(I started this thread a few days ago in order to learn more about appropriate CPU/GPU power for a very basic PC. After not having recieved much feedback and with the purchase date rapidly approaching, I began to thik of this question in different terms: power efficiency over lifetime. This seemed interesting enough to do a new thread about, and it also makes sure I'm not doing it wrong!! )

I'm putting together a budget build for a family member and I was having a hard time deciding on an appropriate CPU. Right now I'm torn between the Intel Core i3-2100 and the AMD Phenom II x4 840, and I got to thinking about long-term power efficiency and it's effects on the Total Cost of Ownership of a given CPU. The best I could do to find numbers that were comperable was this article which has both the i3 and the 840 on it's power consumption page and uses the same methods and hardware for both. The numbers:

As we can see, the i3 is more expensive but more efficient. I want to know how this plays out over a expected usage lifetime of four years. My knowledge of 'electricity math' is limited, so check my numbers! I saw somewhere that the 2010 national average is 9.88Â¢/kWh, so that's what I'll use. Here's what a four years of idling gives us:

Wow, we can really see the effects of power efficiency magnified over time! How about a more extreme example: four years at full load.

Granted, full load for four years is...unlikely...but it makes for a neat example. Now what would the TCO of these chips be for a typical family machine? It's only on for, let's say, an average of 7 hours a day. Average CPU load is going to look like 15% at most on either of these chips. By my (hopefully correct!) approximation, that takes the power consumption of the

So now we come down to it - Total Cost of Ownership, or the cost of purchase added to the cost of use. Will the power efficiency of the i3 win out out, or will the significantly cheaper 840 retain the lead for this light workload?

I'll admit that I'm quite a bit surprised; I thought that the i3 would catch up to the 840 much more quickly. Obviously heavier lifting and longer uptime favor the i3, but how long would it take the i3 to surpass the 840 in terms of cost-over-time?

So, did I do my math right?

Note: This is obviously quite simplified and was mostly done for my own amusement. I'm aware that the i3 will complete more work 'per load' and thus increase it's efficiency advantage further, but I judged it an unnecessary complication in this instance. Additionally, AMD's integrated GPU for the 840 is weaker than the the Intel HD 2000 which may necessitate a discreet card for certain tasks and thus tilt the balance in the i3's favor even more.

Which of these would

I'm putting together a budget build for a family member and I was having a hard time deciding on an appropriate CPU. Right now I'm torn between the Intel Core i3-2100 and the AMD Phenom II x4 840, and I got to thinking about long-term power efficiency and it's effects on the Total Cost of Ownership of a given CPU. The best I could do to find numbers that were comperable was this article which has both the i3 and the 840 on it's power consumption page and uses the same methods and hardware for both. The numbers:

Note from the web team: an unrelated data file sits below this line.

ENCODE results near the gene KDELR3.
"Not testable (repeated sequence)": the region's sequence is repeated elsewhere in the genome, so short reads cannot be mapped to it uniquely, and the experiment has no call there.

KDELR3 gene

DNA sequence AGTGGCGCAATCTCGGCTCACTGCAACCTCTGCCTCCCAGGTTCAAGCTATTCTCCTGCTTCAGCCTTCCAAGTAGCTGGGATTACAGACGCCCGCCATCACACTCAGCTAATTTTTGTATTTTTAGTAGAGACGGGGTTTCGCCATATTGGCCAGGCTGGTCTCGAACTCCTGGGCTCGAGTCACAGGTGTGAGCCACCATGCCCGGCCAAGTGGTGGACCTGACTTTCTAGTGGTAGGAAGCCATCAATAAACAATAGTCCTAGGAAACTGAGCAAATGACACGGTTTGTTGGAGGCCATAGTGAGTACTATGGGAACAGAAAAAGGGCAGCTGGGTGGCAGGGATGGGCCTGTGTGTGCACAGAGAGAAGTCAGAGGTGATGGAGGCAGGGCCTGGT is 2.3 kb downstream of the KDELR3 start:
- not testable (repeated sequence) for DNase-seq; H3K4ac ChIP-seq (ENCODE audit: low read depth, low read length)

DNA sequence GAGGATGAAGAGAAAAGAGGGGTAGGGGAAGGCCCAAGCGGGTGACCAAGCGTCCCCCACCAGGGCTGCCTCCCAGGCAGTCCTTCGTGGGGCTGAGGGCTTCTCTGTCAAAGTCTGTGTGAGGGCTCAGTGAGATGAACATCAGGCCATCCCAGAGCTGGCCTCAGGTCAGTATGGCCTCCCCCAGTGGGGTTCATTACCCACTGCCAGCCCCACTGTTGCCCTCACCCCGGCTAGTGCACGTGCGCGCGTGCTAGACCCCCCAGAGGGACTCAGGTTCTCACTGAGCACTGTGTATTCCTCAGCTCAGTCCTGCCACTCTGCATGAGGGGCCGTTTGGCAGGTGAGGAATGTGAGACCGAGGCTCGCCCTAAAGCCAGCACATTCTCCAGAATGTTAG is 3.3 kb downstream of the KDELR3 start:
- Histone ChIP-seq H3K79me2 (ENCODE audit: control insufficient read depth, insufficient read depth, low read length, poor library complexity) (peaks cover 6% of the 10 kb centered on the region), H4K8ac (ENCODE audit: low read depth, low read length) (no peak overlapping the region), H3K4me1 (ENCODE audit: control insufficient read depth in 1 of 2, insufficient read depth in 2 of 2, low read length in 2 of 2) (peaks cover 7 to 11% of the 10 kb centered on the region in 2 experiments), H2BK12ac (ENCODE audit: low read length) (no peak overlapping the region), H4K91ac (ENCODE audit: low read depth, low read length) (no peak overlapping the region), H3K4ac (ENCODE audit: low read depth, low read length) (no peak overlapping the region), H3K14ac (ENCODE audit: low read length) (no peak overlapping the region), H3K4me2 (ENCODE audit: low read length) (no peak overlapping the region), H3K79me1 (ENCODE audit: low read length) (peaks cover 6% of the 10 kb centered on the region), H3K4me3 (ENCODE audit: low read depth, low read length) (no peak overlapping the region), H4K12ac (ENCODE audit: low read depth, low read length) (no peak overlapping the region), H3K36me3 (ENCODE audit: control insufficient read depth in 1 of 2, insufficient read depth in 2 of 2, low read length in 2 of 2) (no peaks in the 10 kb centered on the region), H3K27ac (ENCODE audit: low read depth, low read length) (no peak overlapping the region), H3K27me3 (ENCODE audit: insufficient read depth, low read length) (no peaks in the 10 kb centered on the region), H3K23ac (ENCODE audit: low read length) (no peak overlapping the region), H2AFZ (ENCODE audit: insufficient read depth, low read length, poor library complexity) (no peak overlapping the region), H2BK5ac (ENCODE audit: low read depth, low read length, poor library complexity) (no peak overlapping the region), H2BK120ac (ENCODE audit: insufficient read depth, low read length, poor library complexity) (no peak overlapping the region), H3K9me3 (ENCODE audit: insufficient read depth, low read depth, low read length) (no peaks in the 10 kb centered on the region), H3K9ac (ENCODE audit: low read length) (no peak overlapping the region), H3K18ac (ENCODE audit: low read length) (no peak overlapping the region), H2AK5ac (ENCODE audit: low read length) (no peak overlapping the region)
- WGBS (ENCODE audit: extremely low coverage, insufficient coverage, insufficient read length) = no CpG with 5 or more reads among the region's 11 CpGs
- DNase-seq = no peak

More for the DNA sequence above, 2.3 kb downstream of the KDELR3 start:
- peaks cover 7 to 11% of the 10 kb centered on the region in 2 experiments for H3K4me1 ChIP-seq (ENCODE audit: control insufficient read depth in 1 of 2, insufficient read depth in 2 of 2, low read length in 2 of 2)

**i3-2100**, ASRock Pro3-M Z68 - $220.48, 56w idle, 86w load**x4 840**, GIGABYTE GA-880GM-D2H - $142.40, 91w idle, 166w loadAs we can see, the i3 is more expensive but more efficient. I want to know how this plays out over a expected usage lifetime of four years. My knowledge of 'electricity math' is limited, so check my numbers! I saw somewhere that the 2010 national average is 9.88Â¢/kWh, so that's what I'll use. Here's what a four years of idling gives us:

**i3 -**$194.00 = 1,963.58 kWh @ 9.88Â¢ each**840 -**$315.25 = 3,190.82 kWh @ 9.88Â¢ eachWow, we can really see the effects of power efficiency magnified over time! How about a more extreme example: four years at full load.

**i3 -**$297.93 = 3,015.50 kWh @ 9.88Â¢ each**840 -**$575.08 = 5,820.62 kWh @ 9.88Â¢ eachGranted, full load for four years is...unlikely...but it makes for a neat example. Now what would the TCO of these chips be for a typical family machine? It's only on for, let's say, an average of 7 hours a day. Average CPU load is going to look like 15% at most on either of these chips. By my (hopefully correct!) approximation, that takes the power consumption of the

**i3**to 60.5w and the**840**to 102.25w. What would our electricity cost look like over four years?**i3 -**$61.13 = 618.73 kWh @ 9.88Â¢ each**840 -**$103.32 = 1,045.71 kWh @ 9.88Â¢ eachSo now we come down to it - Total Cost of Ownership, or the cost of purchase added to the cost of use. Will the power efficiency of the i3 win out out, or will the significantly cheaper 840 retain the lead for this light workload?

**i3 -**$281.61**840 -**$245.72I'll admit that I'm quite a bit surprised; I thought that the i3 would catch up to the 840 much more quickly. Obviously heavier lifting and longer uptime favor the i3, but how long would it take the i3 to surpass the 840 in terms of cost-over-time?

**Idle -**2 years, 92 days, 17 hours, 5 minutes**Load -**27 days, 1 hour, 6 minutesSo, did I do my math right?

Note: This is obviously quite simplified and was mostly done for my own amusement. I'm aware that the i3 will complete more work 'per load' and thus increase it's efficiency advantage further, but I judged it an unnecessary complication in this instance. Additionally, AMD's integrated GPU for the 840 is weaker than the the Intel HD 2000 which may necessitate a discreet card for certain tasks and thus tilt the balance in the i3's favor even more.

Which of these would

*you*get for a basic home office/web machine (if either)? Is the HD 4250 graphics sufficient for these tasks?